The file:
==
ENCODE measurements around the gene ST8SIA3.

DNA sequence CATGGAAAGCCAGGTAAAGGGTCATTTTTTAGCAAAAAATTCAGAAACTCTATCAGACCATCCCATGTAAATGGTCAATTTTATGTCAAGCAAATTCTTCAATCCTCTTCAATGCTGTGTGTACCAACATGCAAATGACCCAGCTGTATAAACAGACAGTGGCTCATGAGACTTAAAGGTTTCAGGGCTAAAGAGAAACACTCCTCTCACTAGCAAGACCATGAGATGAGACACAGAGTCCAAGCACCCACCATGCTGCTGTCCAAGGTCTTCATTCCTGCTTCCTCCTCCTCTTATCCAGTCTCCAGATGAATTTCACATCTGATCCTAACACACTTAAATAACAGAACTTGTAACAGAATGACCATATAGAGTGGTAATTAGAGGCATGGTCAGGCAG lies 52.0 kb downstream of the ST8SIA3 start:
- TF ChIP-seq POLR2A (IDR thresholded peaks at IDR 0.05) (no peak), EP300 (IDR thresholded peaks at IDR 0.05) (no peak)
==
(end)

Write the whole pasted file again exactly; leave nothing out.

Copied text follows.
ENCODE measurements around the gene ST8SIA3.

DNA sequence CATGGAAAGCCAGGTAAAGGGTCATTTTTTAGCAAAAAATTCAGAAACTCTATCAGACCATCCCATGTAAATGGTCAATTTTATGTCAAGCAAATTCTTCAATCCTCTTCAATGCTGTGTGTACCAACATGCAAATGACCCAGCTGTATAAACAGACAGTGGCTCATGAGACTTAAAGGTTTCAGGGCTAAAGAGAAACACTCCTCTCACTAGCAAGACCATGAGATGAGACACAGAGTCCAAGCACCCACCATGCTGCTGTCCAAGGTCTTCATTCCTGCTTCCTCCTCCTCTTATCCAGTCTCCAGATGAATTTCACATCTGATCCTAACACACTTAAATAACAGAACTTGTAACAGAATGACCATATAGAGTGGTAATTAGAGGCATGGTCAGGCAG lies 52.0 kb downstream of the ST8SIA3 start:
- TF ChIP-seq POLR2A (IDR thresholded peaks at IDR 0.05) (no peak), EP300 (IDR thresholded peaks at IDR 0.05) (no peak)